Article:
After much deliberation, I’ve finally decided to hit the publish button on this post. Given my inclination to over-analyze just about everything in my life, this entry is no exception.
My indecision lies in that Val in Real Life has morphed into a granola-inclined, family-nature-travel kind of blog and I’m hesitant to step outside of that since I’m quite happy rattling on about all of this stuff. So this is a bit outside of that arena and it might just be too much information.
But I’m going to risk it because one of the things I’ve always intended to do here was to be real. I wanted to show that there’s value in pursuing the life you want in spite of the obstacles we all face. I also want to accentuate the positive but if I make it sound like it’s all unicorns and rainbows here it then I have no credibility.
So getting to the point, the reality is that today marks my 40th birthday. It’s one of those artificial milestones we can’t seem to escape in life but there it is. On the one hand it’s just a number, on the other it definitely signifies a certain, um, maturity.
Unfortunately, I’m really feeling the “40” because I’ve been at odds with Petunia. “Who is Petunia?” you ask. Petunia is my pituitary tumor. Yes, that’s right…Petunia the Pituitary Tumor. She’s small and, more importantly, benign so I get to be flippant about it.
To summarize the crapfest that has been my health and state-of-mind this year, basically I’ve been fatigued, packing on weight, losing my hair, sleepless, and mentally flaky along with a whole host of other vague ailments that have been dragging me down physically and emotionally. In hindsight, the symptoms have been building for a couple of years but reached a noticeable apex this summer when I finally put the pieces together. Granted, I thought it was an entirely different problem but that’s why we have doctors to sort this stuff out for us.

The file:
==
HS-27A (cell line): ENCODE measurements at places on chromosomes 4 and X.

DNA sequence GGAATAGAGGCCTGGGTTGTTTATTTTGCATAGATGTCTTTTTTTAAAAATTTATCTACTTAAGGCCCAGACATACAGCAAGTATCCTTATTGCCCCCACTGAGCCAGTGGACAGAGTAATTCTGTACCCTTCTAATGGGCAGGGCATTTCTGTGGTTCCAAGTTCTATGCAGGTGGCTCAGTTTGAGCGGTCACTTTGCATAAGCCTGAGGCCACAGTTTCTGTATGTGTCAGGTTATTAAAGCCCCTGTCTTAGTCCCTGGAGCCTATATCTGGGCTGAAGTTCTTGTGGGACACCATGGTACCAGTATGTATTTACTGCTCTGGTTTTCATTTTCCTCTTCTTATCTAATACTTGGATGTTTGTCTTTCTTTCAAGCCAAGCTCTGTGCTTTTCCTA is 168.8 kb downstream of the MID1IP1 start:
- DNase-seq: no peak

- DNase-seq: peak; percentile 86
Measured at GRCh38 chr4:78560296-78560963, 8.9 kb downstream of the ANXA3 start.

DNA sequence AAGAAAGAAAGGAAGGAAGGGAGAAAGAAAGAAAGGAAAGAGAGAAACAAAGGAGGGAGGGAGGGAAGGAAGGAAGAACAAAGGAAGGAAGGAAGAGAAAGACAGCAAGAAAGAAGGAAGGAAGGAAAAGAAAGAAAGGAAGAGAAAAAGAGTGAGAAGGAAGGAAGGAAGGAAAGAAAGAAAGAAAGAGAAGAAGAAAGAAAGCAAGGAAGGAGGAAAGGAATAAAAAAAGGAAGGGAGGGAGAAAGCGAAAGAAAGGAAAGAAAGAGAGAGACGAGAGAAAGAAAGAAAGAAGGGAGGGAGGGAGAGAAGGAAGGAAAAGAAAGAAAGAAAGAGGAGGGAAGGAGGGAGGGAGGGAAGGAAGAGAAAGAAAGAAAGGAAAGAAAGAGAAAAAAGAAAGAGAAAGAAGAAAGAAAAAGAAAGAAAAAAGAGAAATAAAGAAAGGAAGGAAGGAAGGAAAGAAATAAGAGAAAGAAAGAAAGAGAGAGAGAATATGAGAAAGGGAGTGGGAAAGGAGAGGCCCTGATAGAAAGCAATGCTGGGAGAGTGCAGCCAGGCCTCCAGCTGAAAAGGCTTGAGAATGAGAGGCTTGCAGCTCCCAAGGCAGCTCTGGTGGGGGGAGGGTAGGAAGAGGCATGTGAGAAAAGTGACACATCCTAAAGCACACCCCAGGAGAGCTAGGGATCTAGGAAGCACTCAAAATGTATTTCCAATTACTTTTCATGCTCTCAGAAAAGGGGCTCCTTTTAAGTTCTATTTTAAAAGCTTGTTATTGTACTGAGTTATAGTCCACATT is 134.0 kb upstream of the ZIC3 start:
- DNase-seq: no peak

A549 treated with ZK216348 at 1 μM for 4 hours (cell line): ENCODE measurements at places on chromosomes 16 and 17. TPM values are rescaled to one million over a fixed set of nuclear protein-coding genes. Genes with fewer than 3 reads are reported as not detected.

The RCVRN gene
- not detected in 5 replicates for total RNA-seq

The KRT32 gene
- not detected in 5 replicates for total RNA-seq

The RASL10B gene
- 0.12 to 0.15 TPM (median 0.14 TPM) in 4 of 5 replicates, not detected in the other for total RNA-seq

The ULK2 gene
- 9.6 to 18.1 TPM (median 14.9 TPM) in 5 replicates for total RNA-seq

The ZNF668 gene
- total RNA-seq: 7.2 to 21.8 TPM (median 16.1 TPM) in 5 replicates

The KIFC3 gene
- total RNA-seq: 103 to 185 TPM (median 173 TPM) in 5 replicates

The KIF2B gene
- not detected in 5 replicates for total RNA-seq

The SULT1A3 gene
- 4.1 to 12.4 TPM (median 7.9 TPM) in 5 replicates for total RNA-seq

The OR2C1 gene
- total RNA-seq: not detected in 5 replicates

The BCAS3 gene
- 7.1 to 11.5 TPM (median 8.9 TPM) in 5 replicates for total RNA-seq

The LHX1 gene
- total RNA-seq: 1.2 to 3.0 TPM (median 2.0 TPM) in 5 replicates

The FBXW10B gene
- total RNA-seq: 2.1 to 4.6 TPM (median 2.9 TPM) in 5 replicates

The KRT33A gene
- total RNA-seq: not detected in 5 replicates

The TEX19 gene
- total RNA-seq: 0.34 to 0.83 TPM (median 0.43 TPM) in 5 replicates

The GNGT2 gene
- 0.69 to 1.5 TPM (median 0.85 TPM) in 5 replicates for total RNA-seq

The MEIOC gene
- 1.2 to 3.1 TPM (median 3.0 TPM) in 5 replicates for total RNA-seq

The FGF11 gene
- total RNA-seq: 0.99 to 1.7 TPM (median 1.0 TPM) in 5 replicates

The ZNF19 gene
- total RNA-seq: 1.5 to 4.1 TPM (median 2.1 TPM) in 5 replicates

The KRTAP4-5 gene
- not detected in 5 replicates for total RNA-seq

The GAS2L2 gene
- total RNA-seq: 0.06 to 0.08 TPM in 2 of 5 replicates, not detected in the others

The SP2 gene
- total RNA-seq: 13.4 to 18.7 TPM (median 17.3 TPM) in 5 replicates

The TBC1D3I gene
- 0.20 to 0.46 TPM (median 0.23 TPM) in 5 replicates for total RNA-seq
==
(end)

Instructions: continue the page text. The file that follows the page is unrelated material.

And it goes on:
Once you reconcile the notion that you have a lump growing in your head but that it’s not going to kill you, you just have to get on with how to deal with it. In my case I get to embrace better living through chemistry. So with a magic little pill from my fabulous endocrinologist I’m on the mend and getting back to myself. After all of the personal drama surrounding this, it comes down to a simple solution that should mean the demise of Petunia over the next few years.
At any rate, in order to keep moving forward the past year-or-so amidst feeling like crap and not understanding why, I’ve taken to practicing a little healthy denial about how bad it’s really been. Not to hide it from the people around me but to keep myself from going into an unrecoverable tailspin. With the light at the end of the tunnel growing brighter by the day, I can finally acknowledge the strain it’s been on the Camp Granola crew. It has definitely not been all fun and games here.
In the big scheme of things, Petunia is small beans in terms of all of the health problems we can potentially face in our lifetimes. In the end, I’ll probably eventually consider her simply a nuisance in spite of the grief she’s caused.
Until now it’s really only been close family that’s been in on the news. Again, not because it’s a big secret but because of mental self-preservation on my part. Not only did I need to keep myself going, but when issues like this crop up, it seems that every conversation and interaction with the people around you revolves around it. And while it is a bit of a big deal, sometimes you just need a break from talking about it.
The point of finally publishing this post is to show the very real side of Val in Real Life. We’re pushing forward towards the life we want for ourselves at Camp Granola in spite of the obstacles. Continuing to travel, explore, and homeschool isn’t easy when you feel like crap but we did. Otherwise, Petunia wins. We can’t have that.
In truth, we’re better off for having kept up with the things that make us happy even though it would have been easier to stay at home. And certainly, not all of our adventures were fantastic. Petunia made her presence well-known throughout our Cumberland Gap trip but I’m glad we went. (Of course, now you have the behind-the-scenes insight as to why it was riddled with problems.)
We all encounter Petunia-like events in our lives. For us, she’s not the first and certainly won’t be the last. We’ve simply got to keep moving forward and keep it in perspective. There’s nothing particularly special about how we managed to stay true to our granola selves other than simply recognizing that it was a necessity in order to not get lost in the ordeal.
With all of this now said, I promise Val in Real Life won’t become Tumor Watch 2012. In fact, I hope I never have to mention it again. So on my 40th birthday I hope you’ll join me in giving the Petunias in your life an enthusiastic middle finger salute and start planning the next adventure in your life.